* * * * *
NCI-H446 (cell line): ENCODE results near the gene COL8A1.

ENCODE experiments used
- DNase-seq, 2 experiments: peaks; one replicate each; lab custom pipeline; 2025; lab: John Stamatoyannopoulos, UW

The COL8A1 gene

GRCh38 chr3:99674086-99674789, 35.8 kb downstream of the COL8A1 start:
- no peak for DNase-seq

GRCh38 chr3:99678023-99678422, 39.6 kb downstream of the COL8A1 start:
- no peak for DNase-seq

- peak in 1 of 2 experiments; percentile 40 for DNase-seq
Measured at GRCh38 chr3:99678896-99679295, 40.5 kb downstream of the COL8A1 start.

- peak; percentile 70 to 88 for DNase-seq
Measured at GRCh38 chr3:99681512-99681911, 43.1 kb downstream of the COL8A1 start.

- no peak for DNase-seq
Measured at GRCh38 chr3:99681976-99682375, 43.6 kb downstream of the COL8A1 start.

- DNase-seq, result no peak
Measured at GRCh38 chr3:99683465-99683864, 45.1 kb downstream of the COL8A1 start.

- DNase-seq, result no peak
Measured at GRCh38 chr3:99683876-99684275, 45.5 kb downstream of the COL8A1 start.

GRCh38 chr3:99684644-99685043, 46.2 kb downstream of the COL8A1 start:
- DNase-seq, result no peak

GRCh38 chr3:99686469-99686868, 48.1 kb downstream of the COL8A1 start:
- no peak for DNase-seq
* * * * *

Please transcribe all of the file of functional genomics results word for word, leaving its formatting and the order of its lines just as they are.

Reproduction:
NCI-H446 (cell line): ENCODE results near the gene COL8A1.

ENCODE experiments used
- DNase-seq, 2 experiments: peaks; one replicate each; lab custom pipeline; 2025; lab: John Stamatoyannopoulos, UW

The COL8A1 gene

GRCh38 chr3:99674086-99674789, 35.8 kb downstream of the COL8A1 start:
- no peak for DNase-seq

GRCh38 chr3:99678023-99678422, 39.6 kb downstream of the COL8A1 start:
- no peak for DNase-seq

- peak in 1 of 2 experiments; percentile 40 for DNase-seq
Measured at GRCh38 chr3:99678896-99679295, 40.5 kb downstream of the COL8A1 start.

- peak; percentile 70 to 88 for DNase-seq
Measured at GRCh38 chr3:99681512-99681911, 43.1 kb downstream of the COL8A1 start.

- no peak for DNase-seq
Measured at GRCh38 chr3:99681976-99682375, 43.6 kb downstream of the COL8A1 start.

- DNase-seq, result no peak
Measured at GRCh38 chr3:99683465-99683864, 45.1 kb downstream of the COL8A1 start.

- DNase-seq, result no peak
Measured at GRCh38 chr3:99683876-99684275, 45.5 kb downstream of the COL8A1 start.

GRCh38 chr3:99684644-99685043, 46.2 kb downstream of the COL8A1 start:
- DNase-seq, result no peak

GRCh38 chr3:99686469-99686868, 48.1 kb downstream of the COL8A1 start:
- no peak for DNase-seq